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Brooklyn’s Tiniest DJ Will Spin On Orchard Street This Sunday

DJ Kai performing at this past June's Daylife. (via LES BID)

DJ Kai performing at this past June’s Daylife. (via LES BID)

Until the Lower East Side’s favorite Brooklyn-born, nine-year-old DJ manages to break from the shackles of his 10 p.m. bedtime, fans can only catch Kai Song spinning while the sun is wholly up. Naturally this would make him an institution at Daylife, the neighborhood’s sort-of-semi-annual three-block bash, which has its final hurrah of the season this Sunday from noon to 5 p.m.
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A Visit With Karen O’s Designer, Christian Joy, Before Her Big Show This Weekend

Christian Joy's Greenpoint studio (Photo: Araceli Cruz)

Christian Joy's Greenpoint studio (Photo: Araceli Cruz)

Christian Joy's Greenpoint studio (Photo: Araceli Cruz)

Christian Joy's Greenpoint studio (Photo: Araceli Cruz)

Christian Joy's Greenpoint studio (Photo: Araceli Cruz)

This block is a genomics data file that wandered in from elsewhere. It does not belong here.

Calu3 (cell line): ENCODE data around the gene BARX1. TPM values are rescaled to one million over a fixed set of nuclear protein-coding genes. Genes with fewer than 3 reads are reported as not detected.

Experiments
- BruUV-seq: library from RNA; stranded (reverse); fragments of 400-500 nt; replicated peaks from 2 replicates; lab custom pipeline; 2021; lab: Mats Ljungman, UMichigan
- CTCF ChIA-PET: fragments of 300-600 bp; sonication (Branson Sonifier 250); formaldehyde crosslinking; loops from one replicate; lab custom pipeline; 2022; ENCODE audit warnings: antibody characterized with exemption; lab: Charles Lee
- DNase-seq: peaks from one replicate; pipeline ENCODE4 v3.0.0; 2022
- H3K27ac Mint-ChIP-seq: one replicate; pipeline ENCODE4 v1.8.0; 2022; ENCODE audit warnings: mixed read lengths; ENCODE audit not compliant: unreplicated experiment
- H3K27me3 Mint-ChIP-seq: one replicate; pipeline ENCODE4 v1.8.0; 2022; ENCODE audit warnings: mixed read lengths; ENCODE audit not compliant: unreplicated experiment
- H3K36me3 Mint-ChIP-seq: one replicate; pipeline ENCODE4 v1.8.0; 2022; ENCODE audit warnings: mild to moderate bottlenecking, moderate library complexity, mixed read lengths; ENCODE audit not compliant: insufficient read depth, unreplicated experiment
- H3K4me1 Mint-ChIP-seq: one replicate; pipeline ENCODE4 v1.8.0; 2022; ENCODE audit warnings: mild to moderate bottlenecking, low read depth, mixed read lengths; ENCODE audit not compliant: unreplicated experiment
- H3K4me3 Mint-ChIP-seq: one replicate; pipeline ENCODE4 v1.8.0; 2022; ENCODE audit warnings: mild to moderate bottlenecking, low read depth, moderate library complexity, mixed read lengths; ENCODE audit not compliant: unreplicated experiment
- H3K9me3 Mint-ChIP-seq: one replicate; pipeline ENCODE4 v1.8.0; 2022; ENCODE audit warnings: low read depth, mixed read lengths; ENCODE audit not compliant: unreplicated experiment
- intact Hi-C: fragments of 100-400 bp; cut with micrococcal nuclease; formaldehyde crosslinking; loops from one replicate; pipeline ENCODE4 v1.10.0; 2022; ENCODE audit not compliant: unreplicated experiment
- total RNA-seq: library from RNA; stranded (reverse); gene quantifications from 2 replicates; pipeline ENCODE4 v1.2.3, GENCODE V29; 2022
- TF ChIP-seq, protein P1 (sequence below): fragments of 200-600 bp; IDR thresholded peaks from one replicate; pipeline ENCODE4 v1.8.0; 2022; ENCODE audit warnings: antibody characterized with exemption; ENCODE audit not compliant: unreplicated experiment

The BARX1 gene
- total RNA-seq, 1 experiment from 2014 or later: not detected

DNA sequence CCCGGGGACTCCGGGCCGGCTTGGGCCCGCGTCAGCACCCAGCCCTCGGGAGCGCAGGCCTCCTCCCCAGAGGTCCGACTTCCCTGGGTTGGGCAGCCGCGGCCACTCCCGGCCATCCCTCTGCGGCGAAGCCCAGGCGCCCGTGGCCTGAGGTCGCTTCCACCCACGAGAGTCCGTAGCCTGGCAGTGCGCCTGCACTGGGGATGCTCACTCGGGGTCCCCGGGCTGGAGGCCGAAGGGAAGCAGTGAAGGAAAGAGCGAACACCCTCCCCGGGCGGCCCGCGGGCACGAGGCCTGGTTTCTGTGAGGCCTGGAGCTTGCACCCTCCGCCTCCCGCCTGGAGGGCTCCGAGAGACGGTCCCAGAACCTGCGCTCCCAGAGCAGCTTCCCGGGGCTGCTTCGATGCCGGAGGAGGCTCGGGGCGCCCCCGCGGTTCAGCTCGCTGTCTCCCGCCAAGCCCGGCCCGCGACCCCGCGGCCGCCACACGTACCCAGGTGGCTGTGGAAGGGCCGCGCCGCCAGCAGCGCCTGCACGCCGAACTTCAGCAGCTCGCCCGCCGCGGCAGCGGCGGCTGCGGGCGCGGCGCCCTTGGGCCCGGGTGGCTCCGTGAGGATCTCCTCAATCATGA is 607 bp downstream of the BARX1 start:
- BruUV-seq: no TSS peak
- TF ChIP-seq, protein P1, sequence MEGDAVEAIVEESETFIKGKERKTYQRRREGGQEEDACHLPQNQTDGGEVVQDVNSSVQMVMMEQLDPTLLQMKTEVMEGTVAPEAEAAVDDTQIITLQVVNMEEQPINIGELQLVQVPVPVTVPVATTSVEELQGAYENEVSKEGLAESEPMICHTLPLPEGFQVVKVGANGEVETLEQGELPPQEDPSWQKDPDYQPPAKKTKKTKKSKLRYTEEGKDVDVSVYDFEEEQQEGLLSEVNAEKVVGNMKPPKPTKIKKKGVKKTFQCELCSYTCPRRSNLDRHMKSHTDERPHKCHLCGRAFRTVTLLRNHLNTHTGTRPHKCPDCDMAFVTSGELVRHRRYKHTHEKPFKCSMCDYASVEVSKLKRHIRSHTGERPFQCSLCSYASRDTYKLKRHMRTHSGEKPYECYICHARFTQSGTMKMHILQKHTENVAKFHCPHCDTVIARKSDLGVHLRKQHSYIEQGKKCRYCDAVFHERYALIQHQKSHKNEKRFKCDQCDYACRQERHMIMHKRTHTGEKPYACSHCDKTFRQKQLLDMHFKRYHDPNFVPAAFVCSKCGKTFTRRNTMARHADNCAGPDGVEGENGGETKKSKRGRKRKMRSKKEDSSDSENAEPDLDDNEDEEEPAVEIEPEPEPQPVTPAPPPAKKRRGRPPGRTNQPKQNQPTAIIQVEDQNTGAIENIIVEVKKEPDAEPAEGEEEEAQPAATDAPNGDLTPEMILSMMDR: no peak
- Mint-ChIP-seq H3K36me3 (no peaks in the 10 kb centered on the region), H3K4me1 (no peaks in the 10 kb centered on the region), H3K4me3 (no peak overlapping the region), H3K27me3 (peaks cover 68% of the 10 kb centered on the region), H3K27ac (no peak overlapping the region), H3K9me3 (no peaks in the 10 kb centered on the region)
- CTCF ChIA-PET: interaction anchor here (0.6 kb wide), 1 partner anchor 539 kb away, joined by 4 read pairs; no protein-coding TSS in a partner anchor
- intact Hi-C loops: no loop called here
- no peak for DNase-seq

Christian Joy's Greenpoint studio (Photo: Araceli Cruz)

Christian Joy's Greenpoint studio (Photo: Araceli Cruz)

Christian Joy's Greenpoint studio (Photo: Araceli Cruz)

Christian Joy's Greenpoint studio (Photo: Araceli Cruz)

Christian Joy's Greenpoint studio (Photo: Araceli Cruz)

Christian Joy's Greenpoint studio (Photo: Araceli Cruz)

Christian Joy's Greenpoint studio (Photo: Araceli Cruz)

Christian Joy's Greenpoint studio (Photo: Araceli Cruz)

Christian Joy's Greenpoint studio (Photo: Araceli Cruz)

Christian Joy's Greenpoint studio (Photo: Araceli Cruz)

Christian Joy's Greenpoint studio (Photo: Araceli Cruz)

Christian Joy's Greenpoint studio (Photo: Araceli Cruz)

Christian Joy's Greenpoint studio (Photo: Araceli Cruz)

In the heart of working-class Greenpoint, a few blocks from McGolrick Park, lives the fashion designer who dresses one of our favorite rock stars. Christian Joy is responsible for creating the amazing and often outlandish vision that is Karen O, lead singer of the Yeah Yeah Yeahs.
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Sick Kicks: A ‘Dead Animal Addict’ Made These Taxidermy Shoes

At Saturday’s B+B Bazaar there’ll be faux taxidermy courtesy of Beetle & Flor, and there’ll be some not-so-faux taxidermy, too. Meet Divya.

The shoes. (Courtesy of Divya)

The shoes. (Courtesy of Divya)

Divya Anantharaman places a scalpel into the chest of a sparrow that lies belly-up on a cutting board. “You have to find the natural part, and cut along that,” she explains. “He has a part in his feathers, just like we have a part in our hair.”